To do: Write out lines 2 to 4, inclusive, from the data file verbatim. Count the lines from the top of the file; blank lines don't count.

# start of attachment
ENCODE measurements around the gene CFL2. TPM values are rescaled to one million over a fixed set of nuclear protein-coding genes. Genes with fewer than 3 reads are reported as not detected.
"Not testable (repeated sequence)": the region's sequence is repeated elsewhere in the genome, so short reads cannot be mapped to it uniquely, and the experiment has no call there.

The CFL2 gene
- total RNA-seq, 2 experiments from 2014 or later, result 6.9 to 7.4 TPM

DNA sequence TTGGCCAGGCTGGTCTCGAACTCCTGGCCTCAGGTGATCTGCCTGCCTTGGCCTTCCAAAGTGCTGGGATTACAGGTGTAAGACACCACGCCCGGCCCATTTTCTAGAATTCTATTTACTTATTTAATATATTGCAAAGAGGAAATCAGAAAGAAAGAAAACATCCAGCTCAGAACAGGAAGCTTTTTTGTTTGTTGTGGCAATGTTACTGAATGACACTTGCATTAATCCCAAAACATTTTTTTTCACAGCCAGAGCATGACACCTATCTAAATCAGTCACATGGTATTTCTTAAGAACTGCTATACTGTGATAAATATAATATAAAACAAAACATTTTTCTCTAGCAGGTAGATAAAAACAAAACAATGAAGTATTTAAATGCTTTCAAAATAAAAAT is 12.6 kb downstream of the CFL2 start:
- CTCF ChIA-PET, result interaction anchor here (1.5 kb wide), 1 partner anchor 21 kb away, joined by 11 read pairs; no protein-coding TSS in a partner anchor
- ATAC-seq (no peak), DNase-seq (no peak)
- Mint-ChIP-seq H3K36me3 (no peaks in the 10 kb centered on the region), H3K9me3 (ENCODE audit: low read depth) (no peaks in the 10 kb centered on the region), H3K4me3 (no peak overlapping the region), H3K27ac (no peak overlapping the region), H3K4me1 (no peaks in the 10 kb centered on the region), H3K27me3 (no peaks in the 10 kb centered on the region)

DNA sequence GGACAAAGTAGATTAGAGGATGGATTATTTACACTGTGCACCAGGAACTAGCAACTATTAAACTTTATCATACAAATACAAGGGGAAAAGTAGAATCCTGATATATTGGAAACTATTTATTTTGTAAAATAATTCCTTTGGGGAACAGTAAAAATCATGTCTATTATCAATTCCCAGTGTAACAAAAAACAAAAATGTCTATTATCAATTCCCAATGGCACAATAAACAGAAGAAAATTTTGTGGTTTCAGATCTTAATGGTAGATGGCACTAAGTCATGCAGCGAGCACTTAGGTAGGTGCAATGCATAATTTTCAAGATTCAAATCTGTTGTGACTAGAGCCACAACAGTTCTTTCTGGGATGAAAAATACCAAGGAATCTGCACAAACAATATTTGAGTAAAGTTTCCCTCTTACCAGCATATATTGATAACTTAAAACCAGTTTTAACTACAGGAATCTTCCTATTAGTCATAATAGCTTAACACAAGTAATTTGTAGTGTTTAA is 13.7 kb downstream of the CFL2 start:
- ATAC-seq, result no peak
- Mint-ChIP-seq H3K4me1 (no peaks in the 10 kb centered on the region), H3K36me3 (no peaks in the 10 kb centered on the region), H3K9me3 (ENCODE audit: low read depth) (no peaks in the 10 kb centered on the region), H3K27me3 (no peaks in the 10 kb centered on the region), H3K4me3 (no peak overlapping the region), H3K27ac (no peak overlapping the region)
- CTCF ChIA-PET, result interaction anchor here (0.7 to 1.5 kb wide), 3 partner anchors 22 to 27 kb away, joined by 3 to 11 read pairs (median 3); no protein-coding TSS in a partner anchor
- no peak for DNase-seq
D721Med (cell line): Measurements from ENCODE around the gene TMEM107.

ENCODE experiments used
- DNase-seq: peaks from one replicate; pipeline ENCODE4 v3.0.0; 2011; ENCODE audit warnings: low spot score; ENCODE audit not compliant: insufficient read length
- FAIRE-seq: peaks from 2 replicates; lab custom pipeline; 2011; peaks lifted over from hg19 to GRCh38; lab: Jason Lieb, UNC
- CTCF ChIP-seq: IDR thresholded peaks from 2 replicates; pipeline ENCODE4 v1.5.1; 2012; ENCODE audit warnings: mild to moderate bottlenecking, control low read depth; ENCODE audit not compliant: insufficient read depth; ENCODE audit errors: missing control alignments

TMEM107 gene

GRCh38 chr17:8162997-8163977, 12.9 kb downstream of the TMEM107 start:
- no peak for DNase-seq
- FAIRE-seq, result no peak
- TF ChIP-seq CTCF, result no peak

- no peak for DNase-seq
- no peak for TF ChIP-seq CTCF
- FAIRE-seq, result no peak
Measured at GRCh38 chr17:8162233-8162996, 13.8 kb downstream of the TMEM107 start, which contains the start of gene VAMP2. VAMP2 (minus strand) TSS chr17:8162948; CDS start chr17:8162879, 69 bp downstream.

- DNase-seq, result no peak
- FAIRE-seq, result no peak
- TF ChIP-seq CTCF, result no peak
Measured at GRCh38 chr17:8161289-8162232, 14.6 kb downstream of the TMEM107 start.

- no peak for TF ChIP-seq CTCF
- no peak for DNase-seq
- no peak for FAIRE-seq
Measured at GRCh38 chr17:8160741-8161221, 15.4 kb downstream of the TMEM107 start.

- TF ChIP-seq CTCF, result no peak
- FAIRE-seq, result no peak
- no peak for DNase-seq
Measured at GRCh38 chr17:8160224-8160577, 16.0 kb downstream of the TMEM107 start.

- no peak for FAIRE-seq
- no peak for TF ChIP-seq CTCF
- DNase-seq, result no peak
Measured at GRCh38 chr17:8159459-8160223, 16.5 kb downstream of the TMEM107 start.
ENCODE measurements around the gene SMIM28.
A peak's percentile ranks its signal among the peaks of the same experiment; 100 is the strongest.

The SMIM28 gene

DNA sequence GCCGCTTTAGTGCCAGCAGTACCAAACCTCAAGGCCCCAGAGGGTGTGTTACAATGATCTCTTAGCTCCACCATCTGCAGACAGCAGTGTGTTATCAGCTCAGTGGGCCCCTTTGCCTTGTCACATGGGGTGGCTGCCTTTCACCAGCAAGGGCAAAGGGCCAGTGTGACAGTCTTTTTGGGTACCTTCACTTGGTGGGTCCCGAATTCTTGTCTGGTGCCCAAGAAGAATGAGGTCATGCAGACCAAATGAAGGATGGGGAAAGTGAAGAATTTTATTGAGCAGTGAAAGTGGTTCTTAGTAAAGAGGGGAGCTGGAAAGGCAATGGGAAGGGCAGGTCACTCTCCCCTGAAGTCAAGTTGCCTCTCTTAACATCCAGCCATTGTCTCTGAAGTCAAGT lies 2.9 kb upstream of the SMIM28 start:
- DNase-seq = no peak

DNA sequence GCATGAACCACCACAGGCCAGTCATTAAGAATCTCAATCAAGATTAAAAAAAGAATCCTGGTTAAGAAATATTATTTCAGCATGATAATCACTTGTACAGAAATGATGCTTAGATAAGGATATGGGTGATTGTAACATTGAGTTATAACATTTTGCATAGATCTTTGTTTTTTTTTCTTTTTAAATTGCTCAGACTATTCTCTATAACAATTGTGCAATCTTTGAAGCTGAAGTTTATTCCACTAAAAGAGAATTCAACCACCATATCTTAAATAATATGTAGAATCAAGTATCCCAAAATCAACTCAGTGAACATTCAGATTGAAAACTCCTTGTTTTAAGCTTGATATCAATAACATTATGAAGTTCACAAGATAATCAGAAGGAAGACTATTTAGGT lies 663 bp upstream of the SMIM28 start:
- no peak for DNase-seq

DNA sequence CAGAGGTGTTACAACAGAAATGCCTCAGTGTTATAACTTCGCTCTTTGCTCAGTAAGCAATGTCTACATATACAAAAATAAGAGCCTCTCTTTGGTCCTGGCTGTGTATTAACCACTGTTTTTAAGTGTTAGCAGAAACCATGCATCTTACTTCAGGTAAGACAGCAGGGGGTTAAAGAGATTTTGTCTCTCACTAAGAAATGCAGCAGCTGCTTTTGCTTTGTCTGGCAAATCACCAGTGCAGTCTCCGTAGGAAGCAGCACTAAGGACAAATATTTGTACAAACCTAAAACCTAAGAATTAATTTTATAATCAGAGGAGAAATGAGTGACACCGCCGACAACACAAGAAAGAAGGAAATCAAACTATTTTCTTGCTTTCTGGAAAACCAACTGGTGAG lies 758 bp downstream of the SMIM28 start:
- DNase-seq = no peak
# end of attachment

"Not testable (repeated sequence)": the region's sequence is repeated elsewhere in the genome, so short reads cannot be mapped to it uniquely, and the experiment has no call there.

The CFL2 gene
- total RNA-seq, 2 experiments from 2014 or later, result 6.9 to 7.4 TPM